Non-Invasive Measurement of Blood Analytes using Raman spectroscopy
Our laboratory has made significant advances in developing instrumentation and methodologies for non-invasive measurement of blood glucose using Raman spectroscopy. The objective has been to establish Raman spectroscopy as a viable approach for non-invasive measurement of glucose in vivo.
Laboratory-based Raman instrument
Our laboratory-based Raman instrument achieves extremely high throughput, and 30% of all photons back-scattered from a turbid medium are collected. The instrument employs a non-imaging, half-paraboloidal mirror as the primary collection optic, the specifications of which (f = 15.9 mm, collection half-angles 46º/30º, resulting in an effective numerical aperture of 0.5) were determined by an optical design software code (Zemax, Focus Software, Tucson, AZ). The design process involved careful study of spatial and angular distributions of the Raman signal from turbid media via experiments and Monte Carlo simulations. Raman spectra are excited at 830 nm and Raman emission is collected out to 960 nm.
We have also incorporated diffuse reflectance spectroscopy (DRS) in this instrument to correct for turbidity-induced sampling volume variations. The bimodal Raman and DRS instrument (Fig. 1) employs an 830 nm diode laser (Process Instruments) as the Raman excitation source and a tungsten-halogen lamp (Avantes AvaLight-HAL-S) as the broadband excitation source. A bandpass filter (BPF) (Semrock MaxLine 830) is placed at the laser output to remove unwanted spontaneous emission that broadens the laser linewidth. An RG850 absorption filter (F) is placed at the lamp output to reduce shorter wavelengths that cause scatter within the spectrometer. The filtered broadband source covers the wavelength range 850-960 nm. The two beams are independently shuttered (S1 and S2) and combined using an MgF2 plate at 45º, with the laser being transmitted and the white light source being reflected along the same beam path. A photodiode (PD) placed at this intersection monitors the power of both sources. The light sources are focused through a small hole (4 mm dia.) in an off-axis, gold-coated, half-paraboloidal mirror (PM) (Perkin-Elmer, Inc.) and delivered to the forearm or a fused silica cuvette (1 cm path length) filled with the sample of interest. The beam diameters at the sample are approximately 1 mm and the powers are 250 mW and 100 µW for the laser and broadband source, respectively.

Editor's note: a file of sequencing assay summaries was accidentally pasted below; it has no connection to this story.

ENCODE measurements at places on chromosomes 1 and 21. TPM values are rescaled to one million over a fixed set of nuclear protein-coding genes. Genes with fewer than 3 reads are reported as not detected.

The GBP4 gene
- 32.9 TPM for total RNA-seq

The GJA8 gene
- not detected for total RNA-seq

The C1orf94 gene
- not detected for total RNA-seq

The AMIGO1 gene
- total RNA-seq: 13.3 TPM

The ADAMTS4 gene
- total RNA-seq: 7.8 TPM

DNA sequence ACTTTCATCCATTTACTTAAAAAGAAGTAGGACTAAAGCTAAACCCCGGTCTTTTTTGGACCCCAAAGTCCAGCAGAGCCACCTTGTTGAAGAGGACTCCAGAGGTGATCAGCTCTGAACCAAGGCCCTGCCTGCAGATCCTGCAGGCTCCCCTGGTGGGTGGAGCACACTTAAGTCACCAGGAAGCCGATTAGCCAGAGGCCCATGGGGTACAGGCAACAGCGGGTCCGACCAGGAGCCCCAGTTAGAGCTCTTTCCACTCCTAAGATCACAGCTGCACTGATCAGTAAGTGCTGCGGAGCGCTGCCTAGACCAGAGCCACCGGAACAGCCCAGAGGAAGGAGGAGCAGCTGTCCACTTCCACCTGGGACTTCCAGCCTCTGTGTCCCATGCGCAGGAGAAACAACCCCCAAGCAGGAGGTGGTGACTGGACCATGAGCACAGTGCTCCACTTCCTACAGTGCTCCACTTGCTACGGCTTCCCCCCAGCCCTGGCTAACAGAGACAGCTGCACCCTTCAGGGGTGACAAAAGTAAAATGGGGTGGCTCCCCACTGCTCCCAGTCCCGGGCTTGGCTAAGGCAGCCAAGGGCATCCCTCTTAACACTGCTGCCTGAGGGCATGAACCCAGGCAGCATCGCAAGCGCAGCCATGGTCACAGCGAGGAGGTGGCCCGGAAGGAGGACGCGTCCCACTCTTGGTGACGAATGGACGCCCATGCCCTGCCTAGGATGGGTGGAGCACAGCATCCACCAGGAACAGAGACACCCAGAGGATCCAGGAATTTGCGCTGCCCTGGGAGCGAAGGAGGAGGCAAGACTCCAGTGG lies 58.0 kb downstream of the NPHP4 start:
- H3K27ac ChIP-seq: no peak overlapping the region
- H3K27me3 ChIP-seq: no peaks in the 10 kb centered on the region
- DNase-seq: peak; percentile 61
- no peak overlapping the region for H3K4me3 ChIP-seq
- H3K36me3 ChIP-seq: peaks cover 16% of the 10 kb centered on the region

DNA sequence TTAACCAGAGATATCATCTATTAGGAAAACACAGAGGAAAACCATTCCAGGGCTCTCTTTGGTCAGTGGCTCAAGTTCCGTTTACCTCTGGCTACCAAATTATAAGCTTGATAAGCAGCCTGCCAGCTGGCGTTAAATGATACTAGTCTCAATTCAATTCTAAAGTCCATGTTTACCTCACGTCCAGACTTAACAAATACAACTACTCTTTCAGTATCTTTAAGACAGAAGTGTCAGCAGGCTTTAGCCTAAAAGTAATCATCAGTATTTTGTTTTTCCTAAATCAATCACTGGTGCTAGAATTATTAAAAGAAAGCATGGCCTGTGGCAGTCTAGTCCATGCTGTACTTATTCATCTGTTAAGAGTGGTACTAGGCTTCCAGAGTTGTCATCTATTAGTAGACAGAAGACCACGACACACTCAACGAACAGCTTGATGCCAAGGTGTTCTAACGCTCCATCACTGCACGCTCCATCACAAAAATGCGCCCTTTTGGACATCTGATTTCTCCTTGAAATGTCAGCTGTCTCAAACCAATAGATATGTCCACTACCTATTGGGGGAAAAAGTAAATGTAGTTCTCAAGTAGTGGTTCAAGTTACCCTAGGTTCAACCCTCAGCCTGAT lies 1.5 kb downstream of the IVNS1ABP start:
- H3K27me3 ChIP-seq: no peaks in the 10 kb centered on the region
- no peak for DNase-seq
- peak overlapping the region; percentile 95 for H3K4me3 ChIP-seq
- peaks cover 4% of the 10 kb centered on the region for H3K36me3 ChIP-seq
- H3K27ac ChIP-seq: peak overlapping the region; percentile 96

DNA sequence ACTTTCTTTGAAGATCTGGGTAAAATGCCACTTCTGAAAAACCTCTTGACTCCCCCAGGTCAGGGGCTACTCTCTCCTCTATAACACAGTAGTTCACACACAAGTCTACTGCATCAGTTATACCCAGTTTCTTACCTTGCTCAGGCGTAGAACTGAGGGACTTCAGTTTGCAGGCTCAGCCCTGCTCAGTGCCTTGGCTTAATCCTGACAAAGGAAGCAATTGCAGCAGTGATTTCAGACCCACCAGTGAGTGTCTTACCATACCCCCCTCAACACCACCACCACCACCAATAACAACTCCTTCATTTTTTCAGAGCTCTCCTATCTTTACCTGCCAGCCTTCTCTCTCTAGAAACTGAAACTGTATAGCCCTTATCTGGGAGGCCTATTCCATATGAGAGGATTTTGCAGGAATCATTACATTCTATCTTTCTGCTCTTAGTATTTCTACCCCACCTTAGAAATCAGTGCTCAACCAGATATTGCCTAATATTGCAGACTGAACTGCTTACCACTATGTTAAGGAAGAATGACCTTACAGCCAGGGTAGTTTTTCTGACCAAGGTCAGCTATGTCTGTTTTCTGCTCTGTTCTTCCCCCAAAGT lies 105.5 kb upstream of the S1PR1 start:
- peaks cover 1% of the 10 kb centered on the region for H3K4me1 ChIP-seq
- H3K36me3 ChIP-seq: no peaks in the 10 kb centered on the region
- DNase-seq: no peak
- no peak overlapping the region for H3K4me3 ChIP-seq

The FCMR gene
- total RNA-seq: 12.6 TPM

Backscattered Raman and diffusely reflected light are collected with the half-paraboloidal mirror and sent through a holographic notch filter (NF) (Kaiser Optical Systems, Inc.) to reduce the magnitude of the excitation peak. Specular reflection from the cuvette surface passes through the hole in the paraboloidal mirror and is significantly diminished. Collected light is focused on the input end of an optical fiber bundle (OFB) (RoMack, Inc.) that transforms the circular shape of the collected light into a vertical line at the exit end (~ 400 mm x 26 mm). The exit end of the fiber bundle serves as the entrance slit of a modified f/1.4 spectrometer (Kaiser Optical Systems, Inc.). The light is dispersed by a holographic grating onto a 1300×1340 pixel liquid nitrogen-cooled CCD detector (Princeton Instruments).
Figure 1. Schematic of the laboratory based Raman instrument. BPF: bandpass filter; CL: cylindrical lens; S1-S2: shutters; F: Absorption filter; PD: photodiode; PM: paraboloidal mirror; NF: notch filter; OFB: optical fiber bundle; CCD: charge coupled device.
Development of a portable instrument for clinical use
In order to carry out the clinical studies, we have built a compact and portable Raman spectroscopy instrument based on the laboratory based Raman system. Our laboratory has extensive experience in building such portable units, including one that had been used previously for the dog glucose clamping studies at Bayer’s Indiana-Purdue Fort Wayne facility.
Figure 2. Schematic of portable clinical Raman instrument; BPF: bandpass filter; FL: focusing lens; S: shutter; NDF: neutral density filter; OF: optical fiber; OFB: optical fiber bundle
A diagram of the portable instrument is shown in Fig. 2. It is modeled after the laboratory system but several design changes make it more compact and versatile. For light delivery and collection, we have converted free-space optics into an optical fiber based system. In addition, a tunable wavelength spectrograph and a thermoelectrically-cooled CCD (Princeton Instruments) are used for spectra collection. We have also developed non-imaging optical elements to improve the performance of the instrument. Currently, this instrument is being used for clinical validation studies on humans.